BHP—Broken Hill Proprietary Company

Broken Hill Proprietary Company Ltd. (BHP) of Australia acquired Magma Mining Company January, 1996. The merger made the BHP Copper the second largest copper producer in the world with 9 percent of mine production.

Analysis - BHP primes market for Ok Tedi blow
AUSTRALIA , August 12, 1999
Reuters News Service
Story by Sonali Paul

MELBOURNE - The Broken Hill Pty Co Ltd (BHP) faces a nightmare at the ill-fated Ok Tedi copper mine in Papua New Guinea that will be more tricky to tackle than the dragons the resources group slew last year.

Studies released on Wednesday confirmed what Ok Tedi Mining Ltd flagged two months ago, that waste rock and tailings were building up in rivers near the mine causing frequent flooding that was killing trees and possibly harming algae and fish.

"From BHP's perspective as a shareholder, the easy conclusion to reach with the benefit of these reports and 20/20 hindsight, is that the mine is not compatible with our environmental values and the company should never have become involved," BHP chief executive Paul Anderson said in a statement.

BHP will not be able to dump its 52.6 percent stake in Ok Tedi or close the mine as easily as it did with its U.S. copper mines or its Hartley platinum mine stake in Zimbabwe because there are hefty social and economic costs involved for Papua New Guinea.

Entire story:


Disasters raise questions about Australian miners
AUSTRALIA : March 28, 2000
Reuters News Service

SIDNEY - Three environmental disasters have raised questions at home about how diligently Australian mining houses are managing hazardous operations offshore. One Australian company has been accused of polluting the Danube and another two with causing environmental havoc in Papua New Guinea.

Despite promises of best practice management, Australian companies operating overseas are failing to stop extremely toxic and dangerous chemicals entering the environment," Greenpeace campaign manager Benedict Southworth said. But private and government industry leaders defended for the most part the environmental record of Australian miners, saying the latest disasters, while unfortunate, should not serve as an indictment on the whole sector. "If you look at all the Australian mining companies operating around the world, to somehow summarily allege all of them are applying lower standards abroad is drawing a long bow," said Rod Bruem, a spokesman for Environment Minister Robert Hill.

The latest controversy began on Tuesday in Papua New Guinea when a ton of cyanide was accidentally dropped from the underbelly of a helicopter chartered by Australia-based Dome Resources into a remote jungle region. In January, more than 100,000 cubic metres of cyanide-tainted water leaked from Romania's Baia Mare gold treatment plant to pollute rivers there and in Hungary. One of the partners in the mine was Esmeralda Exploration, based in the Western Australia state capital Perth…..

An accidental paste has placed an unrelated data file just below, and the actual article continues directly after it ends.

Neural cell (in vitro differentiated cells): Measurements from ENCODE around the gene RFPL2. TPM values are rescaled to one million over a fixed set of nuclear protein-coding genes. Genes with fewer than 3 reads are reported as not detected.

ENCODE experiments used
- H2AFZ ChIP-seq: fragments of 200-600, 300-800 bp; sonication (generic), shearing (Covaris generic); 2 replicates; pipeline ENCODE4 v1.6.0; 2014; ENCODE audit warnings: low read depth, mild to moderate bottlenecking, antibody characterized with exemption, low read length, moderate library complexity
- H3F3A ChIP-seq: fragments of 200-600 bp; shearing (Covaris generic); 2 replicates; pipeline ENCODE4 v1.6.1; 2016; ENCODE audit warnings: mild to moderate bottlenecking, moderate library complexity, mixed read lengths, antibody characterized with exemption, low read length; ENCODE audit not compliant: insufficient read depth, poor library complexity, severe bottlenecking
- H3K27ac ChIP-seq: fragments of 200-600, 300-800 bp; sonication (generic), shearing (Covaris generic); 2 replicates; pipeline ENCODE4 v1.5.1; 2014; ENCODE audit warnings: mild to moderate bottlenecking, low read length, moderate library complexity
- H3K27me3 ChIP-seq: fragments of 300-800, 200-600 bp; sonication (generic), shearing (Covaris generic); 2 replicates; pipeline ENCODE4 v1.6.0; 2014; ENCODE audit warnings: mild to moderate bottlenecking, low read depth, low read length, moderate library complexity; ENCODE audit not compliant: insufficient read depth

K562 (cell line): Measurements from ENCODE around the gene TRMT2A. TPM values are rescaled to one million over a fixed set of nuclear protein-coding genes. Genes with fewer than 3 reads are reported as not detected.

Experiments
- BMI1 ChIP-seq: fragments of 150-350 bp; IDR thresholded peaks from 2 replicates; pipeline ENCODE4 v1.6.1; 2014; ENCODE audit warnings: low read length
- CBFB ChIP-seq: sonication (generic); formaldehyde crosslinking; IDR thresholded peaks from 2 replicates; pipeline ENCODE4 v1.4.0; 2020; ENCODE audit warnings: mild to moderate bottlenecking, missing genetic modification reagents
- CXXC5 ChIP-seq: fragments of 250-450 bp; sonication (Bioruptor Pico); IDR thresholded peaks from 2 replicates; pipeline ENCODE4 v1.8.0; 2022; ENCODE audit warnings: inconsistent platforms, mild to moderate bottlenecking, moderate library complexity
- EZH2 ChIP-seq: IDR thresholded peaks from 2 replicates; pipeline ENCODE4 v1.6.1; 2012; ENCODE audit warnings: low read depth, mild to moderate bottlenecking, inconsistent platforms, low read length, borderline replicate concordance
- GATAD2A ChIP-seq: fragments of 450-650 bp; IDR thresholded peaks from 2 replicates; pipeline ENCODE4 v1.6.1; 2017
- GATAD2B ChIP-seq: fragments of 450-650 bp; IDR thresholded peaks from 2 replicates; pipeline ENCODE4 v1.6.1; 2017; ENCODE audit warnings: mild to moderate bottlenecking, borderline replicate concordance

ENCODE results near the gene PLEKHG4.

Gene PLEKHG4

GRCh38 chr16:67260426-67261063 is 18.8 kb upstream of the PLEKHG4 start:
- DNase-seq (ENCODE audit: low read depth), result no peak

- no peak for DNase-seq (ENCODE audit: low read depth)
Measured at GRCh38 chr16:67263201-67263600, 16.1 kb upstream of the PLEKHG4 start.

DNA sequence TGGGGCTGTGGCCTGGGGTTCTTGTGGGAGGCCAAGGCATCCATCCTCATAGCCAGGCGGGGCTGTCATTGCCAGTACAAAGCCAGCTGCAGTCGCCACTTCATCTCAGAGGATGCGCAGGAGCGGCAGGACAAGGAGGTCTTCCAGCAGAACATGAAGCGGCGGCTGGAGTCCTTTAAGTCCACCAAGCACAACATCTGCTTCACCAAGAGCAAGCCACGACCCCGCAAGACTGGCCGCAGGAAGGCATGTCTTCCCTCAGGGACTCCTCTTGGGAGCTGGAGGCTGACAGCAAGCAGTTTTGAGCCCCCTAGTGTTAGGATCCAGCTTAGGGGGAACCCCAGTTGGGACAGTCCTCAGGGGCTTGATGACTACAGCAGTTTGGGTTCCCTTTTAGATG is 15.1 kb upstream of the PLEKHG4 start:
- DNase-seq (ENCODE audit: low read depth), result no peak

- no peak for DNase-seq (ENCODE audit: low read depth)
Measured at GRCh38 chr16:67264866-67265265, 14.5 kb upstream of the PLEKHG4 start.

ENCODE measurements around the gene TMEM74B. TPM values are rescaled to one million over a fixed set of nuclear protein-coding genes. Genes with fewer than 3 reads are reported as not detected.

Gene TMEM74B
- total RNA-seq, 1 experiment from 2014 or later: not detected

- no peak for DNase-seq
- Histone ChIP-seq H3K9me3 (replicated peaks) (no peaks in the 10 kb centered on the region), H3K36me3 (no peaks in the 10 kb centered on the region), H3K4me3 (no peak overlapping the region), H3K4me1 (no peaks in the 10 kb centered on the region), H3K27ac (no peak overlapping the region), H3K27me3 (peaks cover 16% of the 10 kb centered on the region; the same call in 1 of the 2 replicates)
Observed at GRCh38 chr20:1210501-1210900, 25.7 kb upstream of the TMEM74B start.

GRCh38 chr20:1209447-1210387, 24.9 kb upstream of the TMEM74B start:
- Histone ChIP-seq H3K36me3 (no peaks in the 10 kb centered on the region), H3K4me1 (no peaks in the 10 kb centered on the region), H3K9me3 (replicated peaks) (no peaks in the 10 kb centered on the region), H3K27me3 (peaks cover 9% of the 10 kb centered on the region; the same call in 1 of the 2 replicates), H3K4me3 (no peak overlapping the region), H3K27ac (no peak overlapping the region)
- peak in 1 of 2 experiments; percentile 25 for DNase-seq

Entire story:


Aussie firm says New Guinea copper mine a dilemma
AUSTRALIA : June 8, 2000
Reuters News Service

CANBERRA - Major Australian resources company Broken Hill Pty Co Ltd [BHP] said yesterday that the environmentally troubled Ok Tedi copper mine in Papua New Guinea was proving a dilemma for it.

While the mine clearly does have an environmental impact, the income it provides is very advantageous to the country and the people of the communities in the region where the mine operates," Ron McNeilly, executive director and president of BHP Minerals, told the Mineral Council of Australia's annual seminar in Canberra.

McNeilly said an inability to act unilaterally in addressing environmental matters was also an issue.

In May, BHP said the PNG mine was expected close well before its expected 10-year life….

Entire story:


BHP disputes Ekati sediment charges
AUSTRALIA : June 21, 2000
Reuters News Service

MELBOURNE - The Broken Hill Pty Co Ltd [BHP] said on Tuesday it would plead not guilty to charges it had violated Canadian fish protection rules at the Ekati diamond mine in the Northwest Territories. BHP, operator and majority owner of the mine, has been charged with violating the Fisheries Act on eight counts alleging it failed to take proper steps to stem the release of sediment in building and operating a diversion channel around two diamond pipes.

We do not agree with the charges and we will be defending ourselves," BHP Ekati spokesman Graham Nicholls told reporters on a teleconference call from Toronto.

The company faces maximum fines of C$1 million for each count, but Nicholls said successful prosecutions on similar cases had resulted in fines that were "significantly lower".

The charges come at a time when BHP is under fire for its operation of the Ok Tedi copper mine in western Papua New Guinea, where tailings have clogged up the river system, killing trees and harming fish life.